The Intel video driver still prevents me from using Compiz on multiple monitors. Intel chipsets, starting with the i945, are capable of handling textures up to 8096x8096, earlier chipsets (down to the i810) has a max texture of 2048x2048. Despite the physical capability, and the presence of patches that prove it works, the intel driver still ships with the lower limit, which prevents Compiz from rendering a texture across my two 1200px-wide monitors. Sigh.

All in all, openSUSE 11.1 is an extremely well-polished release. If you've been waiting to give it a shot, now is a great time. If you're wondering what differentiates openSUSE from other distro's, here's a quick rundown of this capable, flexible OS:

  • Desktop Environment options. OpenSUSE is one of few, and the only major Linux distribution, to comprehensively integrate more than one DE. OpenSUSE 11.1 gives you a well-tended desktop experience in Gnome, KDE (4.1 & 3.5) and XFCE. Enlightenment, ICEWM, WindowMaker, and FVWM are also included, though not as well manicured as Gnome, KDE & XFCE. In contrast, Ubuntu ships only with Gnome, and leaves integration of other DEs to the community. Fedora Core 10 has received quite a bit of bad commentary for the poor integration of KDE 4.1.

  • Download how-you-want. Software.opensuse.org provides a simple path to downloads of both full DVDs, CD sets, live CDs, bittorent links, and network installs for x86, x86-64, PowerPC, for Gnome Live, or KDE 4.1 Live. Did I mention it's actually easy?

  • The desktop is the server. In addition to the great desktop integration, SUSE releases have always made excellent servers. Setting up a LAMP stack, for example, is a one-click affair during install. Same as 'games'. ;-)

  • A huge universe of software. The above-mentioned OBS allows developers to upload code, and the service compiles it for them, and optionally, publishes it for install. Any time the codebase changes, or a depency changes, the software is automatically rebuilt, and if you have subscribed to a package's repository, you'll get an automatic update.

  • OpenOffice.org Novell Edition. Retailing for $120 for Windows, OpenOffice.org Novell Edition includes a variety of enhancements that have not yet been included in the upstream OOo package, such as PDF Import, better Excel formula integration, and improved import of MS OOXML documents.

  • The OpenSUSE community. OpenSUSE is working aggressively to step up the role of community, which typically is the group of people posting in forums or chat. OpenSUSE recently held an election of a steering board, which will guide the principles and direction for OpenSUSE. Voting was open to 'members', contributing participants in the the various openSUSE projects; this is a subset of registered 'users'. In addition, you have the larger, official support interests. Since openSUSE feeds into Novell's SUSE Linux Enterprise products, the documentation is well maintained, and installation support is still available with the boxed release.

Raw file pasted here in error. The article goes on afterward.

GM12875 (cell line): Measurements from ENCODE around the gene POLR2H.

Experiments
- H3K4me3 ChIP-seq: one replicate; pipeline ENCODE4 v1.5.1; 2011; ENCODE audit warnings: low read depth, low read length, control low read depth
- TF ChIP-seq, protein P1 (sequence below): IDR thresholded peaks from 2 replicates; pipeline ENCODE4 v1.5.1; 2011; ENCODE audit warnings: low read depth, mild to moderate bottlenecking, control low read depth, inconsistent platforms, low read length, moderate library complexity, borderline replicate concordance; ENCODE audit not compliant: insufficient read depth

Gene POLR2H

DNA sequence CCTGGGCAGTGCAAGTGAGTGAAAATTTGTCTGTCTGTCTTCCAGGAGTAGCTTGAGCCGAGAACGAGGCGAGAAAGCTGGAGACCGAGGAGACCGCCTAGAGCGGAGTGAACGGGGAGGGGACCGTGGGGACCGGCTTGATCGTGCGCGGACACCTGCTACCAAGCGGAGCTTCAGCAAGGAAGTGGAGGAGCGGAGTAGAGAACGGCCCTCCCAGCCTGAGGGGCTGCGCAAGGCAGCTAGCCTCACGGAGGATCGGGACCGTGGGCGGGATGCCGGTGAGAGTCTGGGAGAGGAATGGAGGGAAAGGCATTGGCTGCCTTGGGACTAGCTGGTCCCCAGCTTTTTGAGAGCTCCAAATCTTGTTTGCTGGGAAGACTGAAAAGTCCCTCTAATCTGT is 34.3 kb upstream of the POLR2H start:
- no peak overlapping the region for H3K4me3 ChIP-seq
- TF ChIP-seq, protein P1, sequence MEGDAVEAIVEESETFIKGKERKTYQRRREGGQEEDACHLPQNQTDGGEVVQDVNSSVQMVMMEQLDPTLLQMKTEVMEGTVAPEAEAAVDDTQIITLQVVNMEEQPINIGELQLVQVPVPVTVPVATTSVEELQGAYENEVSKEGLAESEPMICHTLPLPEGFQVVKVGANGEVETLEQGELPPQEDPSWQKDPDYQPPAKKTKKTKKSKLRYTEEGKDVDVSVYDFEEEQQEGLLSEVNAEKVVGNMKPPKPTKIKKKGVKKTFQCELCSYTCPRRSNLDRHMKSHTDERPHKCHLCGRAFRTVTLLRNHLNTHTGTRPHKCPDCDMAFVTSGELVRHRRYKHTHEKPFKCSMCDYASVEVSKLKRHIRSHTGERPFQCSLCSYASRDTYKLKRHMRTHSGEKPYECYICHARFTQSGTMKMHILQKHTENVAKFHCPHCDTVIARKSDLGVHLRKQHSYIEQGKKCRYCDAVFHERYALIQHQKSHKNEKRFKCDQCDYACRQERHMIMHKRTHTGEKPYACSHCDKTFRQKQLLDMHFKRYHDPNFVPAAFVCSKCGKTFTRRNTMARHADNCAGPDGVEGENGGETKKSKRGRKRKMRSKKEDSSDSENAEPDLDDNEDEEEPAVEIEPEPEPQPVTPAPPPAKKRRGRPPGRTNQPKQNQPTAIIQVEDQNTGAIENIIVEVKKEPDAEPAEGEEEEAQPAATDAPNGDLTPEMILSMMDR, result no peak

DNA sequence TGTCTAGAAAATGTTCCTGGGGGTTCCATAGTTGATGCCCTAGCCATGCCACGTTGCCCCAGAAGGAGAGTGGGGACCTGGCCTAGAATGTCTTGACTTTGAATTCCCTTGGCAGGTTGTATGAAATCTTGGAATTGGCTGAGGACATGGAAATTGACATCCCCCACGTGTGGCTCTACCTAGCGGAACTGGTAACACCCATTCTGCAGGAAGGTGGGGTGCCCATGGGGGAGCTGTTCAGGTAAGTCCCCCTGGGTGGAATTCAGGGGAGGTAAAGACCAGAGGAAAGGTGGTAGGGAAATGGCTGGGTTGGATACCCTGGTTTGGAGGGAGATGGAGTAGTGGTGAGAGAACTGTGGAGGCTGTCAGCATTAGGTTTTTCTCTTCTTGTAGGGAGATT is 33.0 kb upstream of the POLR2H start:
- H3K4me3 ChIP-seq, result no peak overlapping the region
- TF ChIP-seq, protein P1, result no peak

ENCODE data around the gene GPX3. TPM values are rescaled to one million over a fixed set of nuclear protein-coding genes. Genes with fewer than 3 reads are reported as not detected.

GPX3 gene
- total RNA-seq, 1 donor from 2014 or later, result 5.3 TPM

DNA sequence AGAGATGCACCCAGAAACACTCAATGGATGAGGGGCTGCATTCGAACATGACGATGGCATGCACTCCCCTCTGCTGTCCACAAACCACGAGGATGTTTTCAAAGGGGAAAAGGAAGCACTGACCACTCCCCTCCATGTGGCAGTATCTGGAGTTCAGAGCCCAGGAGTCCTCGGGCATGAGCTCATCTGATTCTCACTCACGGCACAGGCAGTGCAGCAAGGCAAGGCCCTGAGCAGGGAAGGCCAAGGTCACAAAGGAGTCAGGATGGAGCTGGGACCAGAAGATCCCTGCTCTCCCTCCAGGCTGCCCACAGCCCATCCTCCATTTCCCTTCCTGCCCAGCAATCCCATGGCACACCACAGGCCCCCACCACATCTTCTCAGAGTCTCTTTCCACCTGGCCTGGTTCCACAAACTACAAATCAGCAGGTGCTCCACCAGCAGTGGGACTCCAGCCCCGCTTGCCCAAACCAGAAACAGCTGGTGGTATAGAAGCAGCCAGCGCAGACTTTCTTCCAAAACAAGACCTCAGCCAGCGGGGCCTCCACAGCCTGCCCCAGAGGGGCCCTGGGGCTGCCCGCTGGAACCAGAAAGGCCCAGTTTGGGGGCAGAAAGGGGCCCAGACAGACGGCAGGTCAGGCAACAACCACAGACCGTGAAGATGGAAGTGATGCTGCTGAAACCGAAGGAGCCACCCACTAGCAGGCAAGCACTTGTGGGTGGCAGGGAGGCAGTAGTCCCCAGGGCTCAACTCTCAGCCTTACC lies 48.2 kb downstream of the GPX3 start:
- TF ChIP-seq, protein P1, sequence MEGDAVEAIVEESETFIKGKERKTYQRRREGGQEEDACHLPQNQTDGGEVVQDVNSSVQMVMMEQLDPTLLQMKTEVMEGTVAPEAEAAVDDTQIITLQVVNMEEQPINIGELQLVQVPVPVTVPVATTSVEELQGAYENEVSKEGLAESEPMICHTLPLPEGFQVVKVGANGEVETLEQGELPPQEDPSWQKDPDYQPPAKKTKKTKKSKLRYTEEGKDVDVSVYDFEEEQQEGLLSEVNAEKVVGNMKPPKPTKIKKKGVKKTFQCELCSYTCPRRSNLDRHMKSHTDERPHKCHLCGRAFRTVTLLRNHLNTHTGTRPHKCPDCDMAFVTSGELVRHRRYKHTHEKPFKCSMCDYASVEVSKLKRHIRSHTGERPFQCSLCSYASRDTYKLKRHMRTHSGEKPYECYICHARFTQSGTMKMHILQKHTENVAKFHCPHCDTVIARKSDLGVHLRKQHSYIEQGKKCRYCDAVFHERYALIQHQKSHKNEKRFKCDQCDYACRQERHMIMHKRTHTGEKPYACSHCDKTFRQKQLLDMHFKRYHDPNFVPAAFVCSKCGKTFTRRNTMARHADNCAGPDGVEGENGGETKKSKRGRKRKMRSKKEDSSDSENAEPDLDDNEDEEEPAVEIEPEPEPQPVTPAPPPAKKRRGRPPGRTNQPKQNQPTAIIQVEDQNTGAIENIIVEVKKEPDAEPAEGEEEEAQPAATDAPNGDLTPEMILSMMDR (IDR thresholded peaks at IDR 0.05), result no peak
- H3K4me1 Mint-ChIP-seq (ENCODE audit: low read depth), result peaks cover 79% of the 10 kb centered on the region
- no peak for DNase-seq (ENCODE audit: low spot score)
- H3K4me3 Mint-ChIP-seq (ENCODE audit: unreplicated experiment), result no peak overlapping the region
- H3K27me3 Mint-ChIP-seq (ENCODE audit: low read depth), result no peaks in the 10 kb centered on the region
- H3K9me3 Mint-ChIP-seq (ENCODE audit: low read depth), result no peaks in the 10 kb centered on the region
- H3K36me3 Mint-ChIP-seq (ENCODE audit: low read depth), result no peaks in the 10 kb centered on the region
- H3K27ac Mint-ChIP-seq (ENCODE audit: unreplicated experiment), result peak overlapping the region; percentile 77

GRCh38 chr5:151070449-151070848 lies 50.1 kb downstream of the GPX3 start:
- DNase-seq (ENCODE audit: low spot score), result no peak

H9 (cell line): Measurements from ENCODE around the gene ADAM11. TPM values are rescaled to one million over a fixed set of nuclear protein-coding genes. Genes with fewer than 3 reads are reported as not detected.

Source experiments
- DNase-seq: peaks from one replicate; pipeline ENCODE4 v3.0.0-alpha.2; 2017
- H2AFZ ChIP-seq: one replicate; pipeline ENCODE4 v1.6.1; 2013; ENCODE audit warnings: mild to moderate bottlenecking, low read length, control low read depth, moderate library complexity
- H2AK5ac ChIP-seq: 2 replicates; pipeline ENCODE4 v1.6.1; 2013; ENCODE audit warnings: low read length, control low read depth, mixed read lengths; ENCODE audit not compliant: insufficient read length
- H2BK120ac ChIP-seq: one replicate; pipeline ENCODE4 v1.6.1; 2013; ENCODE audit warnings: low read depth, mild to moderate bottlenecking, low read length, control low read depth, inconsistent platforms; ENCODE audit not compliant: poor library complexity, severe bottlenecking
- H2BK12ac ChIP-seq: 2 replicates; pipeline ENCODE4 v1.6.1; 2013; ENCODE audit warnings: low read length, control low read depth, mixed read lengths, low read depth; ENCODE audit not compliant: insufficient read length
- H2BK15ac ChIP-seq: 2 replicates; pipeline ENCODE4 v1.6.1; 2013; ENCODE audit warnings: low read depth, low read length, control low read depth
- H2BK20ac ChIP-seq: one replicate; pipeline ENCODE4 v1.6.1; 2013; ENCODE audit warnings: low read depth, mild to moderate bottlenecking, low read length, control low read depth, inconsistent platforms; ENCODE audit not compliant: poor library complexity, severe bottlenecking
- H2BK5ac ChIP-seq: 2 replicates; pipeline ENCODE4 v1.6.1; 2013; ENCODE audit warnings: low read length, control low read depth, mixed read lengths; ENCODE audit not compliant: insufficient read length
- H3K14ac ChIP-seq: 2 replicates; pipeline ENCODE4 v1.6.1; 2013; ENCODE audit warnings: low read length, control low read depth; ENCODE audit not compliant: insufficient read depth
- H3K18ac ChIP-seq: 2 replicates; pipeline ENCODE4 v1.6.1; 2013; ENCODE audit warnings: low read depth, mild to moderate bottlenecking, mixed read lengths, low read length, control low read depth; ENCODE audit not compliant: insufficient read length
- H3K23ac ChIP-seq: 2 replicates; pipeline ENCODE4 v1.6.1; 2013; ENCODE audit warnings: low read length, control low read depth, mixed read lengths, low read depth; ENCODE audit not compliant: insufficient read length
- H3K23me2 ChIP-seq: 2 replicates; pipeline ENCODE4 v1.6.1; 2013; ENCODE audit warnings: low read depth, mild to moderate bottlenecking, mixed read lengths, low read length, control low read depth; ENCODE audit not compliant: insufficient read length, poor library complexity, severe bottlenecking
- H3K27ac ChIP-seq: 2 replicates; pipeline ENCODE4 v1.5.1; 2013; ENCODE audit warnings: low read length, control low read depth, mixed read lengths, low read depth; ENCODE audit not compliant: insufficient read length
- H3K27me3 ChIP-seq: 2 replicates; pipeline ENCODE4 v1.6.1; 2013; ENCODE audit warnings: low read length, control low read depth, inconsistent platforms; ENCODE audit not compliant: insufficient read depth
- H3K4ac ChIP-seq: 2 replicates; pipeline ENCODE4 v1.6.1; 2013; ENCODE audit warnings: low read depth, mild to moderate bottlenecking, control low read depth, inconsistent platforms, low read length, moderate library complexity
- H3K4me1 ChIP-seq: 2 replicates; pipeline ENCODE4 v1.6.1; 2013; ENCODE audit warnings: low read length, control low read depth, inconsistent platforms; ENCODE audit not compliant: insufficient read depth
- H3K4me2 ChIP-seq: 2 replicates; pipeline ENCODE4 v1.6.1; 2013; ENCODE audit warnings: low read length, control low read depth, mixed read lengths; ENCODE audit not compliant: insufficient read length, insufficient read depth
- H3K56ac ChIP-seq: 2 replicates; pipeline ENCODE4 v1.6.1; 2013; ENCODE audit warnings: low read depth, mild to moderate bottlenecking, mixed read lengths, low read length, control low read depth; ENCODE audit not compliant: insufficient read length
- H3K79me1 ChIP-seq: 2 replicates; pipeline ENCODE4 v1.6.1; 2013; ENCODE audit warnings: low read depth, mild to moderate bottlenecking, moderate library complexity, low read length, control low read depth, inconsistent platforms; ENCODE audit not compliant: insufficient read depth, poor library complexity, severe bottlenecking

• Green is better than orange. Really, it is.






I use openSUSE Linux as my primary OS both at home & work, and SUSE Linux Enterprise Server at work as well. If you've got questions about using SUSE at work, even in a mostly-Windows shop, feel free to email me at bear454 [at] opensuse [dot] org.

Basecamp API for BungeeConnect

+ = ?

12 classes. 60 functions. 6 test applications. 30 unit test functions. One big fat API wrapper. BungeeConnect applications can now completely integrate with 37signals' Basecamp Project Management application.

Why?

Well, 37s are an arrogant group of developers; they even admit to it in their book. Ask them for a new feature and the answer is "no", or in my case "there's an API, build it yourself." So I am, in BungeeConnect, and you can too. (My own itch is moving todo-items from one project to another, something 37s has been reluctant to offer.)

Prerequisites.
Getting Started.
  • Login to the Bungee Builder, and create a new Solution.
  • Modify the Solution's Depencies to include the Basecamp API
  • If you want to modify the API, Import it (you'll probably want to, as there aren't any inbuilt Adapters).
  • In a class in your TypeLib, add BasecampAPI as a field.
  • Before you can go to town, you'll have to setup the API. Now there's nothing stopping you!
Issues.
I've got two rather minor functions that are still throwing 404 errors - I'm working with 37s (via the forums) to get to the bottom of it, but again, they are minor, and I don't consider them showstoppers.

A bit larger, is an issue I found with BungeeConnect: their HTTP Utility doesn't properly auth PUTs, so none of the Update functions currently work. Bungee Labs has labeled this as Issue #7889 - hopefully it will be resolved sooner rather than later.

In Conclusion...

I'll be maintaining the BungeeConnect code until someone else steps up with better code, so drop me a line with any issues you encounter, or just let me know what cool tool you're building!

P.S. I'll be dropping another blog post soon about a new site I'm building for making Basecamp better using a variety of small tools.